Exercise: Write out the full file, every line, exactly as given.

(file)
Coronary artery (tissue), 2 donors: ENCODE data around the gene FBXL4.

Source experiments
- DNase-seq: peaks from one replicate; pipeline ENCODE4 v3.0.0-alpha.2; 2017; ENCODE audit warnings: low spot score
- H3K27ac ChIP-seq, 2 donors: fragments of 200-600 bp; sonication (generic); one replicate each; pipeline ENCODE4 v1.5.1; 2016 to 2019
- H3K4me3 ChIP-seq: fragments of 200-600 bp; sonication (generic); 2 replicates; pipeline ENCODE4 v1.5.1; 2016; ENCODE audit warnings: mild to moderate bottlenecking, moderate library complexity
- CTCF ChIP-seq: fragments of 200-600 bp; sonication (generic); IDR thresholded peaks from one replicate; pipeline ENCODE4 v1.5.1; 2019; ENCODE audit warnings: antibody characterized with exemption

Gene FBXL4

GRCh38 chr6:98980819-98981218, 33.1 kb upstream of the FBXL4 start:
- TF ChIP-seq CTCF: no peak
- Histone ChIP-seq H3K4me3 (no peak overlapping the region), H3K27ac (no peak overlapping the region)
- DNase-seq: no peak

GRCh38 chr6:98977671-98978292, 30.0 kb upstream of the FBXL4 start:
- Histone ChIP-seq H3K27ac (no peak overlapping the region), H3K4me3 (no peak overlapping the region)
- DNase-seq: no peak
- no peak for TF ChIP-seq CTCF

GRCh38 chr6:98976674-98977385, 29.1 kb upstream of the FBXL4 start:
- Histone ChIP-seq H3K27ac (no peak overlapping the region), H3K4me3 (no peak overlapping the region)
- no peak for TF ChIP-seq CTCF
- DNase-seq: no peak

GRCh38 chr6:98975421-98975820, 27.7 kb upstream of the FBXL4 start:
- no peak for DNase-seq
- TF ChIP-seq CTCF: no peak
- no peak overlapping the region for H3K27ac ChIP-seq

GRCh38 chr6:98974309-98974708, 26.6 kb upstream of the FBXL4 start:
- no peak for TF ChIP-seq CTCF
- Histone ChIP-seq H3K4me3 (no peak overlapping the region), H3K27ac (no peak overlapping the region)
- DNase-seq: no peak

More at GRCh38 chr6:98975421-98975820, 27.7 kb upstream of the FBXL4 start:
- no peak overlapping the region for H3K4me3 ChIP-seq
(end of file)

Coronary artery (tissue), 2 donors: ENCODE data around the gene FBXL4.

Source experiments
- DNase-seq: peaks from one replicate; pipeline ENCODE4 v3.0.0-alpha.2; 2017; ENCODE audit warnings: low spot score
- H3K27ac ChIP-seq, 2 donors: fragments of 200-600 bp; sonication (generic); one replicate each; pipeline ENCODE4 v1.5.1; 2016 to 2019
- H3K4me3 ChIP-seq: fragments of 200-600 bp; sonication (generic); 2 replicates; pipeline ENCODE4 v1.5.1; 2016; ENCODE audit warnings: mild to moderate bottlenecking, moderate library complexity
- CTCF ChIP-seq: fragments of 200-600 bp; sonication (generic); IDR thresholded peaks from one replicate; pipeline ENCODE4 v1.5.1; 2019; ENCODE audit warnings: antibody characterized with exemption

Gene FBXL4

GRCh38 chr6:98980819-98981218, 33.1 kb upstream of the FBXL4 start:
- TF ChIP-seq CTCF: no peak
- Histone ChIP-seq H3K4me3 (no peak overlapping the region), H3K27ac (no peak overlapping the region)
- DNase-seq: no peak

GRCh38 chr6:98977671-98978292, 30.0 kb upstream of the FBXL4 start:
- Histone ChIP-seq H3K27ac (no peak overlapping the region), H3K4me3 (no peak overlapping the region)
- DNase-seq: no peak
- no peak for TF ChIP-seq CTCF

GRCh38 chr6:98976674-98977385, 29.1 kb upstream of the FBXL4 start:
- Histone ChIP-seq H3K27ac (no peak overlapping the region), H3K4me3 (no peak overlapping the region)
- no peak for TF ChIP-seq CTCF
- DNase-seq: no peak

GRCh38 chr6:98975421-98975820, 27.7 kb upstream of the FBXL4 start:
- no peak for DNase-seq
- TF ChIP-seq CTCF: no peak
- no peak overlapping the region for H3K27ac ChIP-seq

GRCh38 chr6:98974309-98974708, 26.6 kb upstream of the FBXL4 start:
- no peak for TF ChIP-seq CTCF
- Histone ChIP-seq H3K4me3 (no peak overlapping the region), H3K27ac (no peak overlapping the region)
- DNase-seq: no peak

More at GRCh38 chr6:98975421-98975820, 27.7 kb upstream of the FBXL4 start:
- no peak overlapping the region for H3K4me3 ChIP-seq